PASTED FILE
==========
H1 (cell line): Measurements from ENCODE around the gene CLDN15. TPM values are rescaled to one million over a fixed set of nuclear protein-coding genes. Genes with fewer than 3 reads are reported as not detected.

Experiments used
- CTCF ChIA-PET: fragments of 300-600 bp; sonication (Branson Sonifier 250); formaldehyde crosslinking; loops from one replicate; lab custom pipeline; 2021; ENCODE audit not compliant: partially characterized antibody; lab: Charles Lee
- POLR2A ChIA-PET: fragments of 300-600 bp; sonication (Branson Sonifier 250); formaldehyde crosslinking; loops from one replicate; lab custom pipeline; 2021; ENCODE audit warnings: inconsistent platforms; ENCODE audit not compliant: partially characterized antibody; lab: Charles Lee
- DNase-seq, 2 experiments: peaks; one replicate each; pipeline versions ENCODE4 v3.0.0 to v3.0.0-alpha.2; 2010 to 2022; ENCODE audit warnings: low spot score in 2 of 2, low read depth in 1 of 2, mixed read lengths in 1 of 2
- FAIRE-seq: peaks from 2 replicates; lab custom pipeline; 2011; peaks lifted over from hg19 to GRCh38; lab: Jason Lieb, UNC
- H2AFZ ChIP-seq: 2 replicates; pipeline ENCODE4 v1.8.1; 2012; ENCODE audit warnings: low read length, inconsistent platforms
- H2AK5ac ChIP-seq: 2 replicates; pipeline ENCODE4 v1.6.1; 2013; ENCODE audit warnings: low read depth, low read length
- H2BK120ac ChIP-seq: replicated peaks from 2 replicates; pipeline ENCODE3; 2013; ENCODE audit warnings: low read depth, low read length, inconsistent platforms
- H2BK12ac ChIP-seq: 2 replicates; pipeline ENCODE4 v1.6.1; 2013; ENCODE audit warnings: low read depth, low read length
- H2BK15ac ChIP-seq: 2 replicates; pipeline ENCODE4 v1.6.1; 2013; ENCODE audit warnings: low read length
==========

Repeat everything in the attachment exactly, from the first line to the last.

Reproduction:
H1 (cell line): Measurements from ENCODE around the gene CLDN15. TPM values are rescaled to one million over a fixed set of nuclear protein-coding genes. Genes with fewer than 3 reads are reported as not detected.

Experiments used
- CTCF ChIA-PET: fragments of 300-600 bp; sonication (Branson Sonifier 250); formaldehyde crosslinking; loops from one replicate; lab custom pipeline; 2021; ENCODE audit not compliant: partially characterized antibody; lab: Charles Lee
- POLR2A ChIA-PET: fragments of 300-600 bp; sonication (Branson Sonifier 250); formaldehyde crosslinking; loops from one replicate; lab custom pipeline; 2021; ENCODE audit warnings: inconsistent platforms; ENCODE audit not compliant: partially characterized antibody; lab: Charles Lee
- DNase-seq, 2 experiments: peaks; one replicate each; pipeline versions ENCODE4 v3.0.0 to v3.0.0-alpha.2; 2010 to 2022; ENCODE audit warnings: low spot score in 2 of 2, low read depth in 1 of 2, mixed read lengths in 1 of 2
- FAIRE-seq: peaks from 2 replicates; lab custom pipeline; 2011; peaks lifted over from hg19 to GRCh38; lab: Jason Lieb, UNC
- H2AFZ ChIP-seq: 2 replicates; pipeline ENCODE4 v1.8.1; 2012; ENCODE audit warnings: low read length, inconsistent platforms
- H2AK5ac ChIP-seq: 2 replicates; pipeline ENCODE4 v1.6.1; 2013; ENCODE audit warnings: low read depth, low read length
- H2BK120ac ChIP-seq: replicated peaks from 2 replicates; pipeline ENCODE3; 2013; ENCODE audit warnings: low read depth, low read length, inconsistent platforms
- H2BK12ac ChIP-seq: 2 replicates; pipeline ENCODE4 v1.6.1; 2013; ENCODE audit warnings: low read depth, low read length
- H2BK15ac ChIP-seq: 2 replicates; pipeline ENCODE4 v1.6.1; 2013; ENCODE audit warnings: low read length